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Guest post: Mark Provost Why the Rich Love High Unemployment

Guest post by Mark Provost

Why the Rich Love High Unemployment
via Truthout

Christina Romer, former member of President Obama’s Council of Economic Advisors, accuses the administration of “shamefully ignoring” the unemployed. Paul Krugman echoes her concerns, observing that Washington has lost interest in “the forgotten millions.” America’s unemployed have been ignored and forgotten, but they are far from superfluous. Over the last two years, out-of-work Americans have played a critical role in helping the richest one percent recover trillions in financial wealth.

Obama’s advisers often congratulate themselves for avoiding another Great Depression – an assertion not amenable to serious analysis or debate. A better way to evaluate their claims is to compare the US economy to other rich countries over the last few years.

On the basis of sustaining economic growth, the United States is doing better than nearly all advanced economies. From the first quarter of 2008 to the end of 2010, US gross domestic product (GDP) growthoutperformed every G-7 country except Canada.

But when it comes to jobs, US policymakers fall short of their rosy self-evaluations. Despite the second-highest economic growth, Paul Wiseman of the Associated Press (AP)reports:“the U.S. job market remains the group’s weakest. U.S. employment bottomed and started growing again a year ago, but there are still 5.4 percent fewer American jobs than in December 2007. That’s a much sharper drop than in any other G-7 country.” According to an important study by Andrew Sum and Joseph McLaughlin, the US boasted one of the lowest unemployment rates in the rich world before the housing crash – now, it’s the highest.[1]

The gap between economic growth and job creation reflects three separate but mutually reinforcing factors: US corporate governance, Obama’s economic policies and the deregulation of US labor markets.

Old economic models assume that companies merely react to external changes in demand – lacking independent agency or power. While executives must adapt to falling demand, they retain a fair amount of discretion in how they will respond and who will bear the brunt of the pain. Corporate culture and organization vary from country to country.

In the boardrooms of corporate America, profits aren’t everything – they are the only thing. A JPMorgan researchreportconcludes that the current corporate profit recovery is more dependent on falling unit-labor costs than during any previous expansion. At some level, corporate executives are aware that they are lowering workers’ living standards, but their decisions are neither coordinated nor intentionally harmful. Call it the “paradox of profitability.” Executives are acting in their own and their shareholders’ best interest: maximizing profit margins in the face of weak demand by extensive layoffs and pay cuts. But what has been good for every company’s income statement has been a disaster for working families and their communities.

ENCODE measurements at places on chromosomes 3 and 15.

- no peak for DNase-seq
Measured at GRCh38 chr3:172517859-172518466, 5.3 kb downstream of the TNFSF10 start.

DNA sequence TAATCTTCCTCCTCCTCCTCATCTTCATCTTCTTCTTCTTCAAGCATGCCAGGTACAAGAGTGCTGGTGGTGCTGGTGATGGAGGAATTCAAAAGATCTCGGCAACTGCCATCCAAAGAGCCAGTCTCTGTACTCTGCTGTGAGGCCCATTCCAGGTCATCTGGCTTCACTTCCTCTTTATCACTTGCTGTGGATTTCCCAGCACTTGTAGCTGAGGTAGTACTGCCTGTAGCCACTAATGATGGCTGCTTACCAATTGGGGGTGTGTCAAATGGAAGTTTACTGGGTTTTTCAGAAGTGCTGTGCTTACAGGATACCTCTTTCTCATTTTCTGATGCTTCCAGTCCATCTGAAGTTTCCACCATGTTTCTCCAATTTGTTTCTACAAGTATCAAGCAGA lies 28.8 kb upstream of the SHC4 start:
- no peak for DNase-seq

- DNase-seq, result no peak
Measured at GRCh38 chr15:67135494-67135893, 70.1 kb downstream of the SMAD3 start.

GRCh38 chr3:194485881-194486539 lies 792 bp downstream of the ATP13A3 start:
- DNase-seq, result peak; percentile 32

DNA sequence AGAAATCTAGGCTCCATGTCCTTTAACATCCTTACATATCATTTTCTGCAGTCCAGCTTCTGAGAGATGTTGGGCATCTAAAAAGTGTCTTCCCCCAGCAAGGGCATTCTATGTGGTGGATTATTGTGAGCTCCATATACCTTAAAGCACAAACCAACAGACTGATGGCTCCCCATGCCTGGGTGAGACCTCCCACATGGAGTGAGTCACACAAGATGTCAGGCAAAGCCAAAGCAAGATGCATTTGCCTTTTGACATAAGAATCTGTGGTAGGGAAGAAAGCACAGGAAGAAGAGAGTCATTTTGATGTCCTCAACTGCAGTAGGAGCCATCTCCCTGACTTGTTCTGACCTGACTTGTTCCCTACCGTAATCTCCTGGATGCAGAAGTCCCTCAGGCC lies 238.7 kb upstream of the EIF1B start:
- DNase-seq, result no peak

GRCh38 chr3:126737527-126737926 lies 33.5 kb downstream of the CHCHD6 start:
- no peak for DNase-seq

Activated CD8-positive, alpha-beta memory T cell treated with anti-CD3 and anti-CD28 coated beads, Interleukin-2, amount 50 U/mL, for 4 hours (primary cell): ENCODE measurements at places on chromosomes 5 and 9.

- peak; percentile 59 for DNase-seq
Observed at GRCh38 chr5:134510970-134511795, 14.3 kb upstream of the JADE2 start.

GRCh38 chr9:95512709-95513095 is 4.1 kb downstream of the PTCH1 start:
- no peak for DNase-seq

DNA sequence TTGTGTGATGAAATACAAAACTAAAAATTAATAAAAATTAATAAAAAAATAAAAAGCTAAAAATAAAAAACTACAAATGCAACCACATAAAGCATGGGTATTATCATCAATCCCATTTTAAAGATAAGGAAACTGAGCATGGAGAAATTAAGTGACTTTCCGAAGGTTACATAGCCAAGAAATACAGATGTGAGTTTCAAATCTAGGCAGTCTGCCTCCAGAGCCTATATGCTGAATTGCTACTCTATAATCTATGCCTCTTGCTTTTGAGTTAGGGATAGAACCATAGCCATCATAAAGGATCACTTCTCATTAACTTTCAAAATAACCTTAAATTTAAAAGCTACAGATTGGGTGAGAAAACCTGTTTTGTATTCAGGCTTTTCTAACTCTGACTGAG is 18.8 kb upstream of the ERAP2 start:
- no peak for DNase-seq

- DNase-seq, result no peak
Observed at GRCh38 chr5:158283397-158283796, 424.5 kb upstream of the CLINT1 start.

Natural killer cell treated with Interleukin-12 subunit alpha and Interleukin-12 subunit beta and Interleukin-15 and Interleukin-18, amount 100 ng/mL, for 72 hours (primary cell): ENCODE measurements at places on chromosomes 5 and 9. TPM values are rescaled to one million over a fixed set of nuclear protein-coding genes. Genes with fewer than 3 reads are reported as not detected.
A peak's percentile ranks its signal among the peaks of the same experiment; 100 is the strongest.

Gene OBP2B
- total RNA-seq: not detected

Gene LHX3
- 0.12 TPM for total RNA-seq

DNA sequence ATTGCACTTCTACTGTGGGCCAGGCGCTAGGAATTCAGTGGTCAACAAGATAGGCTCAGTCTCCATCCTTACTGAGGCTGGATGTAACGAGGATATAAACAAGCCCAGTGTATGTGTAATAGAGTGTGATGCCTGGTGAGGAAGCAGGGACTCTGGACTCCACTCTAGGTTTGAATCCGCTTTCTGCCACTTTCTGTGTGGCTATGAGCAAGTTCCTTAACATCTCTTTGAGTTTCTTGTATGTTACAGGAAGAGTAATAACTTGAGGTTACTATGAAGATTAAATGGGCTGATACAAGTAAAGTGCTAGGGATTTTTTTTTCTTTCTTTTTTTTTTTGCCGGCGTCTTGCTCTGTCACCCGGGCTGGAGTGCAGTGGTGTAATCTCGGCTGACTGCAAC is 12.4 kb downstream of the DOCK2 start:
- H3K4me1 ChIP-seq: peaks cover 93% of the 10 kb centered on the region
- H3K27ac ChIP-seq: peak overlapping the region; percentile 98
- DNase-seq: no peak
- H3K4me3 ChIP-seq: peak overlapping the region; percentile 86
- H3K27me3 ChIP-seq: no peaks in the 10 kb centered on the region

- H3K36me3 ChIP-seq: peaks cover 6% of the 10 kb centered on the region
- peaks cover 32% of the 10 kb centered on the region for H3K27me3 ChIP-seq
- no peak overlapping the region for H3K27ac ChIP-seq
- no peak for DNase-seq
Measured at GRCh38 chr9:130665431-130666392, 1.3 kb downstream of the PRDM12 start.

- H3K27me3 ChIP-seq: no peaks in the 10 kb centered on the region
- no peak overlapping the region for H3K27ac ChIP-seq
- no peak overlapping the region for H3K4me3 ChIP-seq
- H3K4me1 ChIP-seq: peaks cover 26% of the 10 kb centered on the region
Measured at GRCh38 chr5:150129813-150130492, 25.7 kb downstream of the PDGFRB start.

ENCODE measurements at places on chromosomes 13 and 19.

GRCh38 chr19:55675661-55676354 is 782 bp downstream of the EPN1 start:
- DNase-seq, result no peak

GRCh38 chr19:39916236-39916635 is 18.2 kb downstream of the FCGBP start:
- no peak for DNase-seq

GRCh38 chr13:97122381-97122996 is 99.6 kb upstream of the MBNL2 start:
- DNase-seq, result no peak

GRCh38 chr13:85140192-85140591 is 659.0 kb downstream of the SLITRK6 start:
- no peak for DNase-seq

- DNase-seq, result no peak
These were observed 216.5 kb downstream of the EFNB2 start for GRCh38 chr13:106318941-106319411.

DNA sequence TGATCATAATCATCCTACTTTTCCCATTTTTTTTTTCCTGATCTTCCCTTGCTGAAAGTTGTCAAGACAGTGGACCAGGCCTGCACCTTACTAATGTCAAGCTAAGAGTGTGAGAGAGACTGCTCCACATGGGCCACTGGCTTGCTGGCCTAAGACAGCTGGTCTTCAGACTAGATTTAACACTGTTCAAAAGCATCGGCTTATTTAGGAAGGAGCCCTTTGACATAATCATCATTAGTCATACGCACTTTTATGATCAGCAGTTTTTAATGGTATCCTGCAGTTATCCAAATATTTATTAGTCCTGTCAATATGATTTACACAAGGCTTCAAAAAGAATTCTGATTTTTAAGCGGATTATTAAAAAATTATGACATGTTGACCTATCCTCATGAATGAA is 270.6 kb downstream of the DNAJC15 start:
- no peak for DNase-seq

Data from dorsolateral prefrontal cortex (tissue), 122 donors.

Obama’s lopsided recovery also reflects lopsided government intervention. Apart from all the talk about jobs, the Obama administration never supported a concrete employment plan. The stimulus provided relief, but it was too small and did not focus on job creation.

The administration’s problem is not a question of economics, but a matter of values and priorities.  In the first Great Depression, President Roosevelt created an alphabet soup of institutions – the Works Progress Administration (WPA), the Tennessee Valley Authority (TVA) and the  Civilian Conservation Corps (CCC) – to directly relieve the unemployment problem, a crisis the private sector was unable and unwilling to solve. In the current crisis, banks were handed bottomless bowls of alphabet soup – the Troubled  Asset Relief Program (TARP), the Public-Private Investment Program (PPIP) and the Term Asset-Backed Securities Loan Facility (TALF) – while politicians dithered over extending inadequate unemployment benefits. 

The unemployment crisis has its origins in the housing crash, but the prior deregulation of the labor market made the fallout more severe. Like other changes to economic policy in recent decades, the deregulation of the labor market tilts the balance of power in favor of business and against workers. Unlike financial system reform, the deregulation of the labor market is not on President Obama’s agenda and has escaped much commentary.

Labor-market deregulation boils down to three things: weak unions, weak worker protection laws and weak overall employment. In addition to protecting wages and benefits, unions also protect jobs. Union contracts prevent management from indiscriminately firing workers and shifting the burden onto remaining employees. After decades of imposed decline, the United States currently has thefourth-lowest private sector union membershipin the Organization for Economic Cooperation and Development (OECD).

America’s low rate of union membership partly explains why unemployment rose so fast and, – thanks to hectic productivity growth – hiring has been so slow.